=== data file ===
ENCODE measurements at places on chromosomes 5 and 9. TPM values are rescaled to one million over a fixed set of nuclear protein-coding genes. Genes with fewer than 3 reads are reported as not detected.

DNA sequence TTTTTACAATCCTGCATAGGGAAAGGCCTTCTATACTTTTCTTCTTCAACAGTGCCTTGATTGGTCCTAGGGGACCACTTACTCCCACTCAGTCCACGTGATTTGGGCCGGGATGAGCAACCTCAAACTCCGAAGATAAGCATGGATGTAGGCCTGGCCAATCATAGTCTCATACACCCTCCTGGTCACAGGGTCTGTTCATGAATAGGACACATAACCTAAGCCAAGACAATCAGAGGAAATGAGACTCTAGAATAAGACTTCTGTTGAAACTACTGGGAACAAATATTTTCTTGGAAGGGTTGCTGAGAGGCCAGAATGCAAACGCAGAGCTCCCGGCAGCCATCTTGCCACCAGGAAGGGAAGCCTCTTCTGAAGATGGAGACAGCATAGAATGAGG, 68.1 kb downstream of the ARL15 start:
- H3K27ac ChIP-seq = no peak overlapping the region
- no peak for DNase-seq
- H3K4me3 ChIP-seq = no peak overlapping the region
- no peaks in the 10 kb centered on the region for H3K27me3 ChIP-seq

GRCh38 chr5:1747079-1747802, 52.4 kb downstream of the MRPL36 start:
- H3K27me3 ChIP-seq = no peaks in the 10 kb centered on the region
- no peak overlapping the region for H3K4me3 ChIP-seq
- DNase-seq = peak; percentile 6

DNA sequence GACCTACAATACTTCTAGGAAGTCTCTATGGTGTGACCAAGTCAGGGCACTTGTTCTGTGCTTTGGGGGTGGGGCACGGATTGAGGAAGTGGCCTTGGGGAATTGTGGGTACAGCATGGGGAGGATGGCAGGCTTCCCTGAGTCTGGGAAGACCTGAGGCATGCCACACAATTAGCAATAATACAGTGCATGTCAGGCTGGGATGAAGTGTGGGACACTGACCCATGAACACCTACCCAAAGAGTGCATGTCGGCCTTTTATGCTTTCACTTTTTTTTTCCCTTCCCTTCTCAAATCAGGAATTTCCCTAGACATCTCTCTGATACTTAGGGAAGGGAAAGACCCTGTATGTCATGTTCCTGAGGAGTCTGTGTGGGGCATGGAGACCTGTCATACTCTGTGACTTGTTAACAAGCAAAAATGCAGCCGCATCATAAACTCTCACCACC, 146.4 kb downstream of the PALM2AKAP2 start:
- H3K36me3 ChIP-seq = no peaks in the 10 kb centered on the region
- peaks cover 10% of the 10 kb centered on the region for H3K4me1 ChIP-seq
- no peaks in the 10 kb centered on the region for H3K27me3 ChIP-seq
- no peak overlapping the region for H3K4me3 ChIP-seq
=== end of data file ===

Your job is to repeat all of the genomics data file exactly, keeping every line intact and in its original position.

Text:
ENCODE measurements at places on chromosomes 5 and 9. TPM values are rescaled to one million over a fixed set of nuclear protein-coding genes. Genes with fewer than 3 reads are reported as not detected.

DNA sequence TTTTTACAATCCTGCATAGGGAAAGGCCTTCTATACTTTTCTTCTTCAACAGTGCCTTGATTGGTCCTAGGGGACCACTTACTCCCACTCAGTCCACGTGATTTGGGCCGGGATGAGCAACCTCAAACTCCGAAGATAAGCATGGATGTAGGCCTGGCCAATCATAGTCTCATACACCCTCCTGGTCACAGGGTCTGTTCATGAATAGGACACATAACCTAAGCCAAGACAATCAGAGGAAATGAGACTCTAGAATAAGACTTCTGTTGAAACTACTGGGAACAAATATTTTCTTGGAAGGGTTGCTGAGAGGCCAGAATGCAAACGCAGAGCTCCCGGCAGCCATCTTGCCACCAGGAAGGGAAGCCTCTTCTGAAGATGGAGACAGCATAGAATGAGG, 68.1 kb downstream of the ARL15 start:
- H3K27ac ChIP-seq = no peak overlapping the region
- no peak for DNase-seq
- H3K4me3 ChIP-seq = no peak overlapping the region
- no peaks in the 10 kb centered on the region for H3K27me3 ChIP-seq

GRCh38 chr5:1747079-1747802, 52.4 kb downstream of the MRPL36 start:
- H3K27me3 ChIP-seq = no peaks in the 10 kb centered on the region
- no peak overlapping the region for H3K4me3 ChIP-seq
- DNase-seq = peak; percentile 6

DNA sequence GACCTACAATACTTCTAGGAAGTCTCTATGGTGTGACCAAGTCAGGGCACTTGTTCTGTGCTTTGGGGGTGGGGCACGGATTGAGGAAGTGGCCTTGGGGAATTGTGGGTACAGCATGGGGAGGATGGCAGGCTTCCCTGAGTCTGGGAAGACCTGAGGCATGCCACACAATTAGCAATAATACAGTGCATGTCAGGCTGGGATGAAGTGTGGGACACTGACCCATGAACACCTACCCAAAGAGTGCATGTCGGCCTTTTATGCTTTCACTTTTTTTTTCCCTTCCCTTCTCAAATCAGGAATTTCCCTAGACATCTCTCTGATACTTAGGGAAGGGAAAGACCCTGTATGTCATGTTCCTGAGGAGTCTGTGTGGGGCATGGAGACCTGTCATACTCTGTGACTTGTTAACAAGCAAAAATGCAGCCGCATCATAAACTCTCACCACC, 146.4 kb downstream of the PALM2AKAP2 start:
- H3K36me3 ChIP-seq = no peaks in the 10 kb centered on the region
- peaks cover 10% of the 10 kb centered on the region for H3K4me1 ChIP-seq
- no peaks in the 10 kb centered on the region for H3K27me3 ChIP-seq
- no peak overlapping the region for H3K4me3 ChIP-seq